Samsung Electronics on Wednesday announced its plans to build a state-of the art $17 billion semiconductor chip manufacturing plant in U.S state of Texas.
The South Korean electronic gain said it will break ground on the advanced semiconductor fab site in Taylor, near Austin, in the first half of 2022, targeting the second half of 2024 to have the facility operational.
The new facility will manufacture products based on advanced process technologies for application in areas such as mobile, 5G, high-performance computing (HPC) and artificial intelligence (AI).
NEC Director Brian Deese and National Security Advisor Jake Sullivan welcomed Samsung's decision to build a new semiconductor facility in Texas
"Securing America’s supply chains is a top priority for President Biden and his Administration. We welcome Samsung’s announcement today that it will build a new semiconductor facility in Texas, helping protect our supply chains, revitalizing our manufacturing base, and creating good jobs right here at home." the duo said in a statement.
In June this year, U.S. Senate passed the U.S. Innovation and Competition Act (USICA) which included a $52 billion in federal investments for the domestic semiconductor research, design, and manufacturing provisions in the CHIPS Act.
Why Samsung Chose Texas For Its New Semiconductor Manufacturing Site?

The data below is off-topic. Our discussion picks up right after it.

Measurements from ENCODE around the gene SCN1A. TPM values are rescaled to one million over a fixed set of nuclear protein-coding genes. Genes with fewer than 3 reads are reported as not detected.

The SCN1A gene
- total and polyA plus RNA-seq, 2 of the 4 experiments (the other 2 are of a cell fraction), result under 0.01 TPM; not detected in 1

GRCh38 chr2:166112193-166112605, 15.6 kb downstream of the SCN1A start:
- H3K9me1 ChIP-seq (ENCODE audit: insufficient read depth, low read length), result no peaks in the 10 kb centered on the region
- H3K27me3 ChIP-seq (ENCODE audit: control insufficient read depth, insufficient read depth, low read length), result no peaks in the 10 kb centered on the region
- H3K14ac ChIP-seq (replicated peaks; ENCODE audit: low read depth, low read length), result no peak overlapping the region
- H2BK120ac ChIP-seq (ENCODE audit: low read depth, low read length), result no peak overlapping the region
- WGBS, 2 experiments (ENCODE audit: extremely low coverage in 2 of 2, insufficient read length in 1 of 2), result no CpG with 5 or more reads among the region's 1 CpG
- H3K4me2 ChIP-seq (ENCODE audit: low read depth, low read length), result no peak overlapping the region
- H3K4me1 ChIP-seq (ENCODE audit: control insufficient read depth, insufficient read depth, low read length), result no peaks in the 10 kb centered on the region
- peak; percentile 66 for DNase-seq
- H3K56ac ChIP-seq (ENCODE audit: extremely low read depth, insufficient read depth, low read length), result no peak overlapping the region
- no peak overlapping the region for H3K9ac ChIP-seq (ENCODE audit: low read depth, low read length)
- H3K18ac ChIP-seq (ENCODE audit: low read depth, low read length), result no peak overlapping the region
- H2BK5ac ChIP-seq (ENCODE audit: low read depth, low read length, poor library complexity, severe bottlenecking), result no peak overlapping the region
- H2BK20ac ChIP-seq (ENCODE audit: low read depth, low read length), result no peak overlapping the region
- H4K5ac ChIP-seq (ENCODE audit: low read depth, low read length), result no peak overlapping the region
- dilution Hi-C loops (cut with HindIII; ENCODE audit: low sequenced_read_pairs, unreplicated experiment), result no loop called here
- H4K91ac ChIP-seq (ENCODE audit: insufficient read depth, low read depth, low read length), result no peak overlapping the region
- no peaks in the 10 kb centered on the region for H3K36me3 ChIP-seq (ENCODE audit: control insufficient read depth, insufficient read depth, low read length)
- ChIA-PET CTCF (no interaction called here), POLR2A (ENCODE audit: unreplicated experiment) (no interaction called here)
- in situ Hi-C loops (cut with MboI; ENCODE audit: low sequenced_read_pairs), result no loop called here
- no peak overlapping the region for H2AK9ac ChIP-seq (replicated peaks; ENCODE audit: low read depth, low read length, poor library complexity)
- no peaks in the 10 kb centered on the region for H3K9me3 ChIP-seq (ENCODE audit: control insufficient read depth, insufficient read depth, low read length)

The Taylor site in Texas will span more than 5 million square meters and is expected to serve as a key location for Samsung’s global semiconductor manufacturing capacity along with its latest new production line in Pyeongtaek, South Korea.
After reviewing multiple locations within the U.S. for a potential manufacturing site, Samsung's decision to invest in Taylor was based on multiple factors, including the local semiconductor ecosystem, infrastructure stability, local government support.
“Companies like Samsung continue to invest in Texas because of our world-class business climate and exceptional workforce,” said Texas Governor Abbott.
The proximity of proposed site to Samsung’s current manufacturing site in Austin, about 25 kilometers southwest of Taylor, was also a decisive factor in the choice of location as it will allow the company to share the necessary infrastructure and resources.
In Feb this year, Samsung was forced to temporarily suspend operations at its semiconductor factory in Austin due to power shortages i caused by deadly winter storms. The local power company had ordered the South Korean tech giant to halt operations. Besides Samsung, Austin has semiconductor facilities run by NXP Semiconductors, and Infineon Semiconductors.
The total expected investment of $17 billion, including buildings, property improvements, machinery and equipment, will also mark the largest-ever investment made by Samsung in the U.S.
The chip maker said that it has so far made a total investment in the U.S. of more than $47 billion since beginning operations in the country in 1978, and employs over 20,000 employees across the country.
This latest expansion of Samsung’s U.S. presence is expected to create over 2,000 high-tech jobs directly and thousands of related jobs once the new facility is in full operation.
Samsung Vice Chairman Lee Jae-yong recently made a weeklong visit to the U.S., meet with high-ranking White House officials, lawmakers and business leaders, said
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